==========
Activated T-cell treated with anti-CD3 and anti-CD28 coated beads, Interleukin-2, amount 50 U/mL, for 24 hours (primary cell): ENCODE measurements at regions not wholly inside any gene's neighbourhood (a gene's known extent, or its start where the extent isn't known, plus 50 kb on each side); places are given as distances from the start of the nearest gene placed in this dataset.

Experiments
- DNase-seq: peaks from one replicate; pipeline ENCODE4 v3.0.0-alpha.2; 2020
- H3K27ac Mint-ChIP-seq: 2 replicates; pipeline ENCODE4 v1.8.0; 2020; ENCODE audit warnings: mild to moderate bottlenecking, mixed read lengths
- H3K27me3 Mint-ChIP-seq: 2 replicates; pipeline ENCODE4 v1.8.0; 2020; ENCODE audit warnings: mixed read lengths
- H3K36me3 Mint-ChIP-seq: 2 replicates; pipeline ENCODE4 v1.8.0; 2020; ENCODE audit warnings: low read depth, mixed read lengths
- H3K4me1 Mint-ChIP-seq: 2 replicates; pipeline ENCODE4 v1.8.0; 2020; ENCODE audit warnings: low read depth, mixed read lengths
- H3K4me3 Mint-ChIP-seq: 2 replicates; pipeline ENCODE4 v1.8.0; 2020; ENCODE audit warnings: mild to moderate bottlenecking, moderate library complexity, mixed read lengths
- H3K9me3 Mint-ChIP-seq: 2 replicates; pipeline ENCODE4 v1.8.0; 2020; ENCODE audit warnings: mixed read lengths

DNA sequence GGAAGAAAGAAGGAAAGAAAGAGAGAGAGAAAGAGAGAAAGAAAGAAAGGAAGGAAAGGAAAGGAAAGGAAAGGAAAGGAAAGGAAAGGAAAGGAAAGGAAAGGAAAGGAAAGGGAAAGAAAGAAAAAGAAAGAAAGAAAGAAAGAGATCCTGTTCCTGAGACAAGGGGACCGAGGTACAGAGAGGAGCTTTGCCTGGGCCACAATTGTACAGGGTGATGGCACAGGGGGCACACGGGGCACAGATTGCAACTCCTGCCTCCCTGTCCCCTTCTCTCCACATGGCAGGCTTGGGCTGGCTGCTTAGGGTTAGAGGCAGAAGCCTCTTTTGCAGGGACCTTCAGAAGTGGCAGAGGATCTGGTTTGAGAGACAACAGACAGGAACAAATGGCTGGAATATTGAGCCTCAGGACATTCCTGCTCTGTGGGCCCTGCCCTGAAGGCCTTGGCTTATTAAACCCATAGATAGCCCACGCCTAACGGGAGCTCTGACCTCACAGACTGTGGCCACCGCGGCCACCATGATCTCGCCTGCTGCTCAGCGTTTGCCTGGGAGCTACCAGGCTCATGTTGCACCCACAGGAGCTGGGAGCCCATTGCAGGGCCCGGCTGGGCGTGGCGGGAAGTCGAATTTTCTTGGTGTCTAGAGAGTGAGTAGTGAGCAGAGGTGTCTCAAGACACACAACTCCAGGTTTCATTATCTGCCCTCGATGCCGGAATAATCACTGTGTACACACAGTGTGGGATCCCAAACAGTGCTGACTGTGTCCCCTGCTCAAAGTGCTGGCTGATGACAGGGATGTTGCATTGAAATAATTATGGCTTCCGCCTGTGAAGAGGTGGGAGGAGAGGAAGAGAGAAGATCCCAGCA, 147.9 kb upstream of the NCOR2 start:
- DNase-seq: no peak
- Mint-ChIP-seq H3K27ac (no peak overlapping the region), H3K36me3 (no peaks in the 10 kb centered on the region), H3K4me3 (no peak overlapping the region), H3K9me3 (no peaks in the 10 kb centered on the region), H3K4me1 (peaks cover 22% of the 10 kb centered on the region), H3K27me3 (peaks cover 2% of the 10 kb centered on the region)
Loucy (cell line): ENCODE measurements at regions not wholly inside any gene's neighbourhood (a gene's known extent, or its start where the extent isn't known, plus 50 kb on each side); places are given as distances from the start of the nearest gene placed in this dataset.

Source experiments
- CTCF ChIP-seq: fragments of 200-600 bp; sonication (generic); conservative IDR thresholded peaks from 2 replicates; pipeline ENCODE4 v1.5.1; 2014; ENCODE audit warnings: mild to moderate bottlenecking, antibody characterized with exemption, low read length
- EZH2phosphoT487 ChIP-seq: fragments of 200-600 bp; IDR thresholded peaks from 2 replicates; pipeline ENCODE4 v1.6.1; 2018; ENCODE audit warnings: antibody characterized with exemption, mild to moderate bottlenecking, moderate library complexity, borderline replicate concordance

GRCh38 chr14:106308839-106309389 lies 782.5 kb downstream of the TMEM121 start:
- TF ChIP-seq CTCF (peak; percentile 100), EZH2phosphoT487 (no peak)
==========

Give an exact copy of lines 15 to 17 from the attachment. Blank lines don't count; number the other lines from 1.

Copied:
- CTCF ChIP-seq: fragments of 200-600 bp; sonication (generic); conservative IDR thresholded peaks from 2 replicates; pipeline ENCODE4 v1.5.1; 2014; ENCODE audit warnings: mild to moderate bottlenecking, antibody characterized with exemption, low read length
- EZH2phosphoT487 ChIP-seq: fragments of 200-600 bp; IDR thresholded peaks from 2 replicates; pipeline ENCODE4 v1.6.1; 2018; ENCODE audit warnings: antibody characterized with exemption, mild to moderate bottlenecking, moderate library complexity, borderline replicate concordance

GRCh38 chr14:106308839-106309389 lies 782.5 kb downstream of the TMEM121 start: